Sunday, June 10 2018
You might not have noticed, so ingrained am I with him, but I haven't called attention to “he who must not be named” in any of my homilies since I returned to Saint John's in January. However, in this edition of “The Chalice,” I want to begin with some remarks made to me by Fr. Walter Hooper, C. S. Lewis's personal secretary toward the end of Lewis's life. These remarks may be found in the Introduction to “The Weight of Glory and Other Addresses,” a collection of essays and sermons by Lewis: “The Weight of Glory” is so magnificent that I dare to consider it worthy of a place with some of the Church Fathers. It was preached at the invitation of Canon T. R. Milford at Solemn Evensong in the twelfth-century Oxford University Church of St. Mary the Virgin on 8 June 1941 to one of the largest congregations ever assembled there in modern times.”
I have heard this sermon preached at St. Mary the Virgin on three occasions, twice by Joss Ackland, the British actor who played Lewis in the acclaimed production of Shadowlands, and once by David Suchet, best know for his role as Hercule Poirot, the detective created by Agatha Christie. The sermon lasted precisely forty-seven and one-half minutes, both when Lewis preached it originally and when Ackland and Suchet revived it. A virtual NO NO by today's standards, but no one left in 1941 and neither did anyone when I heard it—and it was the third time through for me (not to mention the many times I have read, hi-lighted, and commented on it in my copy of the sermon). I mention this because the sermon unwraps many of the mysteries in the elusive phrase “the weight of glory” in this morning's reading from 2 Corinthians. As an aside, the passage is one of the New Testament suggestions in The Book of Common Prayer for use at a funeral; it is one I have selected for my funeral.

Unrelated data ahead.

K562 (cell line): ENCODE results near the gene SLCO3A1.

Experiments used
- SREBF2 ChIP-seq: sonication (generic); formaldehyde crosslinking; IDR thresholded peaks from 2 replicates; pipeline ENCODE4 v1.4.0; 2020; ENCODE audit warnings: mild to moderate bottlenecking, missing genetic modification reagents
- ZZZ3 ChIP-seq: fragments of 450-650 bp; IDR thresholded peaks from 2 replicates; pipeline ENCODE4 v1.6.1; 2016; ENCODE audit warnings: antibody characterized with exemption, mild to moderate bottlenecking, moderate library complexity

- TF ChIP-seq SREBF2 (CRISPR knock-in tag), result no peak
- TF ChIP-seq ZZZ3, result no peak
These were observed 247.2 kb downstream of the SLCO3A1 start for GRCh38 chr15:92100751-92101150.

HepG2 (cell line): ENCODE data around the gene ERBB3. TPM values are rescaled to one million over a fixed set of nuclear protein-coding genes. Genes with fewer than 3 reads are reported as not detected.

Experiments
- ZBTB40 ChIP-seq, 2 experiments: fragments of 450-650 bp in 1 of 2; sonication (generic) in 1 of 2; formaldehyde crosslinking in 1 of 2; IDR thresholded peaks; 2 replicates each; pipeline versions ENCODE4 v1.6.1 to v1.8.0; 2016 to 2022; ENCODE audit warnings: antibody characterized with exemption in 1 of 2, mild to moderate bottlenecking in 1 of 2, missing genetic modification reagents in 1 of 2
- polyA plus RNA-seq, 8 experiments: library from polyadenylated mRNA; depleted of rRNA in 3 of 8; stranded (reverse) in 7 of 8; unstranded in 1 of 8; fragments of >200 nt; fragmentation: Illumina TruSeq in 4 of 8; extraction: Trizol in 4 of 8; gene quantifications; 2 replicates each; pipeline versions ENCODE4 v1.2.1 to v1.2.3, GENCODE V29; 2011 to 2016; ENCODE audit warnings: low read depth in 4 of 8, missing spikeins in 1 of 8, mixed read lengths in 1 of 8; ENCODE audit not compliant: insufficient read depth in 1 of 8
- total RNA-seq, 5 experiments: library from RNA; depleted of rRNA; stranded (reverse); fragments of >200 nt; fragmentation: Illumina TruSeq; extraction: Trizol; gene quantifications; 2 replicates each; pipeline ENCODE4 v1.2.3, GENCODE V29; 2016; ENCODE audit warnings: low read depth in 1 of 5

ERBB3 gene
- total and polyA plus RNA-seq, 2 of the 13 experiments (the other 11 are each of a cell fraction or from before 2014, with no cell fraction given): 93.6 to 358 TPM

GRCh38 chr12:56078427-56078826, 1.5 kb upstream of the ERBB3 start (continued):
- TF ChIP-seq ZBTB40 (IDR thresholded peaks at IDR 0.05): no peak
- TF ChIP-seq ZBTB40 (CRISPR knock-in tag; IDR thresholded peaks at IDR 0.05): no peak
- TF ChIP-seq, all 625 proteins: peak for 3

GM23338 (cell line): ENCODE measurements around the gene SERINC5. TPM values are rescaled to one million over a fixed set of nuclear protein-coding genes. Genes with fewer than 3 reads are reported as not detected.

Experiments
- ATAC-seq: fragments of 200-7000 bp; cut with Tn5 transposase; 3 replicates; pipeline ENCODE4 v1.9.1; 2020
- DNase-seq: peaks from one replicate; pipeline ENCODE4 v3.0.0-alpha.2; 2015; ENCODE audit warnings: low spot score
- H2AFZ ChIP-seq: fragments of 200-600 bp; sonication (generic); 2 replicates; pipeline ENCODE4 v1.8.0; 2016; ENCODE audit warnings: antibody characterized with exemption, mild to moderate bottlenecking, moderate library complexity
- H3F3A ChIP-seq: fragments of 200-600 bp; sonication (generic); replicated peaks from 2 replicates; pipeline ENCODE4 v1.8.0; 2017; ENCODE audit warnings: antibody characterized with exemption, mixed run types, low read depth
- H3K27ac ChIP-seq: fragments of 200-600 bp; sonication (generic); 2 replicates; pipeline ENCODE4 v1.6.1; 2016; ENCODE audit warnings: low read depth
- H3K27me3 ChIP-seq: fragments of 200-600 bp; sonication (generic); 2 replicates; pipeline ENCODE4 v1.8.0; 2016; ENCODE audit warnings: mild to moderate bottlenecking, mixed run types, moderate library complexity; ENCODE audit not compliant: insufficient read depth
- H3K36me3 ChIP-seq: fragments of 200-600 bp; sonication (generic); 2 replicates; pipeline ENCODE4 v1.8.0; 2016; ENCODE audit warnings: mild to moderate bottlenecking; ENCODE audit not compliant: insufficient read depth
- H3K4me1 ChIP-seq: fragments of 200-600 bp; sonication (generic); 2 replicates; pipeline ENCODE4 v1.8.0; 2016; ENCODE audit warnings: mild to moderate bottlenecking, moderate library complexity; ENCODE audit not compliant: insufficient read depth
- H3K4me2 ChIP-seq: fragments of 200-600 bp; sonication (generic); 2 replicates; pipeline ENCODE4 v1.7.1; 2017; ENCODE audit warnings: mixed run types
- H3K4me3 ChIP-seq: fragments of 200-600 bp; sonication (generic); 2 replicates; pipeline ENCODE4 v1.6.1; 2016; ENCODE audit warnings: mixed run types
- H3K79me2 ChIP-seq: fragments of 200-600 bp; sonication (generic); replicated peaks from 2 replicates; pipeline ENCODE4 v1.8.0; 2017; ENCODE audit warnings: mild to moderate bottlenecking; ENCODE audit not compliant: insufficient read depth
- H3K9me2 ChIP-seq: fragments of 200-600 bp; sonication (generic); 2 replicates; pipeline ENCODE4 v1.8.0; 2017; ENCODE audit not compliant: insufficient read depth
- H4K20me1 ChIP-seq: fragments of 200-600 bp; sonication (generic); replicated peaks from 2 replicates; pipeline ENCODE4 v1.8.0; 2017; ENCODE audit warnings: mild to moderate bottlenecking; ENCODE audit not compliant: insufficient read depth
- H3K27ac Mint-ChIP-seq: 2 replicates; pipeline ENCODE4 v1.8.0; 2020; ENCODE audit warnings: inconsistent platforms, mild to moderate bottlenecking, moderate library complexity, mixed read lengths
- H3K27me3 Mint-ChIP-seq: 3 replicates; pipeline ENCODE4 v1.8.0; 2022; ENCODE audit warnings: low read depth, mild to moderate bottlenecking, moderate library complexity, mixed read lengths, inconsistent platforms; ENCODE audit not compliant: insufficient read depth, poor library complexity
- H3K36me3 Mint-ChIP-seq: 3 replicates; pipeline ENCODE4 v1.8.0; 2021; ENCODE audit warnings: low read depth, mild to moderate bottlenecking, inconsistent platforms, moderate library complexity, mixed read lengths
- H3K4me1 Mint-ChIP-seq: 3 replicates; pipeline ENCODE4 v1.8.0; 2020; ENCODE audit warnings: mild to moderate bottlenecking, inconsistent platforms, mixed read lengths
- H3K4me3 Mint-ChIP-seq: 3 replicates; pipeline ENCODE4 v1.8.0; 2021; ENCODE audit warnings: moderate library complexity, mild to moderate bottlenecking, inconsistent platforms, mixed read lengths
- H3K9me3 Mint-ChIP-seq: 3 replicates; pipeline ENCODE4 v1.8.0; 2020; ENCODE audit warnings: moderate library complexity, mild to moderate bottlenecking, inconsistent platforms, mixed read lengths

The following short passages are all from Lewis's sermon. They are offered for your contemplation and prayer; they are a sneaky way of enticing you (hopefully) to read the entire piece.
In some way, each of us is meant to reflect a different facet of God's glory, to be like diamonds held up to the light, radiant to behold. As one scholar phrased it, the renewed human race is “meant to be the mirror in which the rest of creation can see who its creator really is, and can worship and serve him truly.” As an old hymn puts it, let each of us so shine with the love of Jesus that we “fill this land with the Father's glory.”
Under the Mercy,